Such an interface was provided by the card manufacturer in the form of DT-Acquire, a sample image acquisition program written in Visual Basic. However, this program as written was somewhat inflexible and lacked key functions, i.e. storage and display of settings, image saving, image annotation, and many others. A more sophisticated interface was needed. This interface, EFI-Acquire, was created by heavily modifying and building upon the source code for DT-Acquire. EFI-Acquire incorporated the features necessary for the operation of the microscope, in particular the ability to save images displayed by the card to disk. This was done in a user-friendly and economical fashion, so as to minimize the learning curve for both users of the program and programmers who might need to modify or supplement the code in the future.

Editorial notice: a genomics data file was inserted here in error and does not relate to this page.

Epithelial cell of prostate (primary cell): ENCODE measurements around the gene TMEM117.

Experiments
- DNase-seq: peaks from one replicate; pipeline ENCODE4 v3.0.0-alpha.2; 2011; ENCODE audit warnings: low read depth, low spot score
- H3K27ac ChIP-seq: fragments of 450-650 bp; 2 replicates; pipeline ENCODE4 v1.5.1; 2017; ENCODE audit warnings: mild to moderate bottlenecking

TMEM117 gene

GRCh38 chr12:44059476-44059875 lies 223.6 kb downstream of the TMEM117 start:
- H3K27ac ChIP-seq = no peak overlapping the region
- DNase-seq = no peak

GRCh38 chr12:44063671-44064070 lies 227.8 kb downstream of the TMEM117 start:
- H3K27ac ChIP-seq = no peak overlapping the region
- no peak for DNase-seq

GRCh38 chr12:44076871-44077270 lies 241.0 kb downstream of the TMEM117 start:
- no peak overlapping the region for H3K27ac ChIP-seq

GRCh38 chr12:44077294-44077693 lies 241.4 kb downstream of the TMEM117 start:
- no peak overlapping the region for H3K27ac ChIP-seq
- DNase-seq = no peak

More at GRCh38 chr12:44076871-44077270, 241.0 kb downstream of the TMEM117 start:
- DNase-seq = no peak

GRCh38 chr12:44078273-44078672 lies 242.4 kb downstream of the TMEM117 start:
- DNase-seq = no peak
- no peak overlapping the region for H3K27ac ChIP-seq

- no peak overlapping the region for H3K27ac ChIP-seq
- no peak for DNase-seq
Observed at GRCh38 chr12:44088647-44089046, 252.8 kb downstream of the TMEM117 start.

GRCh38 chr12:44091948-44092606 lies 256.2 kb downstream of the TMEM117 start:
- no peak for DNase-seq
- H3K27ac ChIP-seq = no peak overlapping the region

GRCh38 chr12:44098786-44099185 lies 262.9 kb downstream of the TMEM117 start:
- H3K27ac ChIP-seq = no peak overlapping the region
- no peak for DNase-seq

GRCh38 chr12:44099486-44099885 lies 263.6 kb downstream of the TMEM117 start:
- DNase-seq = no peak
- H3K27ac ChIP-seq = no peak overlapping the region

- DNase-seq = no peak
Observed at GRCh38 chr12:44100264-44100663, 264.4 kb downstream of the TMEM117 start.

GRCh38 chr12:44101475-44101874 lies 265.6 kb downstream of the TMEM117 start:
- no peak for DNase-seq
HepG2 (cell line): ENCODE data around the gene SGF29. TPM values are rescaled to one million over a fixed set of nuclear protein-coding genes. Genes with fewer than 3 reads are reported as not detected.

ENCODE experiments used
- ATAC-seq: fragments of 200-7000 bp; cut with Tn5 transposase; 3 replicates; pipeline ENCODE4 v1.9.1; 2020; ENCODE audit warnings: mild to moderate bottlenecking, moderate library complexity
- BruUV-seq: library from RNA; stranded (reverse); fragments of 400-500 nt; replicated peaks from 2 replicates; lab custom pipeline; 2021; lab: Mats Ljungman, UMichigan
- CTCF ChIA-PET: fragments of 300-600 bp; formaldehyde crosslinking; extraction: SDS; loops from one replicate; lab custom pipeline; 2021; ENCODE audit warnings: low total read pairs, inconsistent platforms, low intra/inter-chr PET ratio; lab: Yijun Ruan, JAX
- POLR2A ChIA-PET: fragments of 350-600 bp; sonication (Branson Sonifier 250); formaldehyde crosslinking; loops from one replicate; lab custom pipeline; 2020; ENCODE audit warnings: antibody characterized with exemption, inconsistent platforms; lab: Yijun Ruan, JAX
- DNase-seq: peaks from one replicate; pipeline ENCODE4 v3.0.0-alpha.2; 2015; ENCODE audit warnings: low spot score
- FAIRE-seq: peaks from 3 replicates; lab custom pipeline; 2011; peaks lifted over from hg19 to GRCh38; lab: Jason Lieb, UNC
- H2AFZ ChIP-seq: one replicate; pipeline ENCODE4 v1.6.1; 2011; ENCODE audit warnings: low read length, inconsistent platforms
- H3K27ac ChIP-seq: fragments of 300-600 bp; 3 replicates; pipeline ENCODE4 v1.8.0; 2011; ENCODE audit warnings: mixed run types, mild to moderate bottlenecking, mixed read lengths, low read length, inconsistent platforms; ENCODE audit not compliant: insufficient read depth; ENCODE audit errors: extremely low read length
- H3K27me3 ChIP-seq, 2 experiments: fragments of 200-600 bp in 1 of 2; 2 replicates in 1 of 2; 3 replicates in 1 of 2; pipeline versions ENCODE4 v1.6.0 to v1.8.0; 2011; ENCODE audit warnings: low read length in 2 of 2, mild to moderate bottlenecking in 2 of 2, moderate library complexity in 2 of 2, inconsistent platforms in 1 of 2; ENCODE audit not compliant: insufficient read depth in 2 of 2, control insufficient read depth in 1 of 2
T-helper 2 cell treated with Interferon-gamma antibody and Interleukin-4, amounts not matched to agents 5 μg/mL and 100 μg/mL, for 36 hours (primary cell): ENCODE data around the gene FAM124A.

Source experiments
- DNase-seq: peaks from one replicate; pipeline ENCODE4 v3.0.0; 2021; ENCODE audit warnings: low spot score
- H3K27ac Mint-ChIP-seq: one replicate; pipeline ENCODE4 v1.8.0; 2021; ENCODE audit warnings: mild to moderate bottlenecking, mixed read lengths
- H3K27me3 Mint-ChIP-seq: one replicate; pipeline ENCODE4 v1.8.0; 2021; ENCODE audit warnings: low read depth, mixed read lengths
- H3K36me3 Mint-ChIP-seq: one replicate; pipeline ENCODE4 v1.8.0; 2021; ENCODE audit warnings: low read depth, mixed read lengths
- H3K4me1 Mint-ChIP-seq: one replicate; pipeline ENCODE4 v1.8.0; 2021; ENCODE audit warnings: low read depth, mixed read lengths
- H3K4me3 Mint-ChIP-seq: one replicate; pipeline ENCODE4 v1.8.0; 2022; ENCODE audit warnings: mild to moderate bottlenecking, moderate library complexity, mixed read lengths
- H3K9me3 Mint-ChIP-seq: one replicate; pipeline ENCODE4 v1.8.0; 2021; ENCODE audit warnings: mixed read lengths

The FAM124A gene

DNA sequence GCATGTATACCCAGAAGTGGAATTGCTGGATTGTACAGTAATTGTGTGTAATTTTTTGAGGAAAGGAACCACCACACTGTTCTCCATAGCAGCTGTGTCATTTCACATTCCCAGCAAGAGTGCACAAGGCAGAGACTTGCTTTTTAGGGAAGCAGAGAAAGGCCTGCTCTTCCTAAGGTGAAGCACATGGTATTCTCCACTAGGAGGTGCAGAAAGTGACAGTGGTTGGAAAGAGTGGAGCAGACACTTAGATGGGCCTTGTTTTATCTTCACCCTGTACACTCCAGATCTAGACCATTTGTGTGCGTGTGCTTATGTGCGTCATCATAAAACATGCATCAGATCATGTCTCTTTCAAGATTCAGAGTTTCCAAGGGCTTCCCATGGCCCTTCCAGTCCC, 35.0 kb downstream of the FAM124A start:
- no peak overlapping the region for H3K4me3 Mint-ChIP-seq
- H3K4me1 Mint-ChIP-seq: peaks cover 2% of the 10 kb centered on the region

One important feature implemented in EFI-Acquire was a means for the program to automatically set the card parameters to default values. This was lacking in the DT-Acquire template, which meant that all card parameters had to be re-entered every time the program was launched.
The most important feature of EFI-Acquire is the ability to save acquired images to disk. The low-level functions that make this possible are included in the library that accompanies the DT-3152 card. In addition, each image stored by the microscope operator has a corresponding set of data that must be recorded and stored. These data consist of the values of microscope parameters at the time of save, imported from the ASCII text file generated by the LV-SEM control program (see above), as well as any comments that the user wishes to make. All of this information is stored in an ASCII text file, separate from the image file.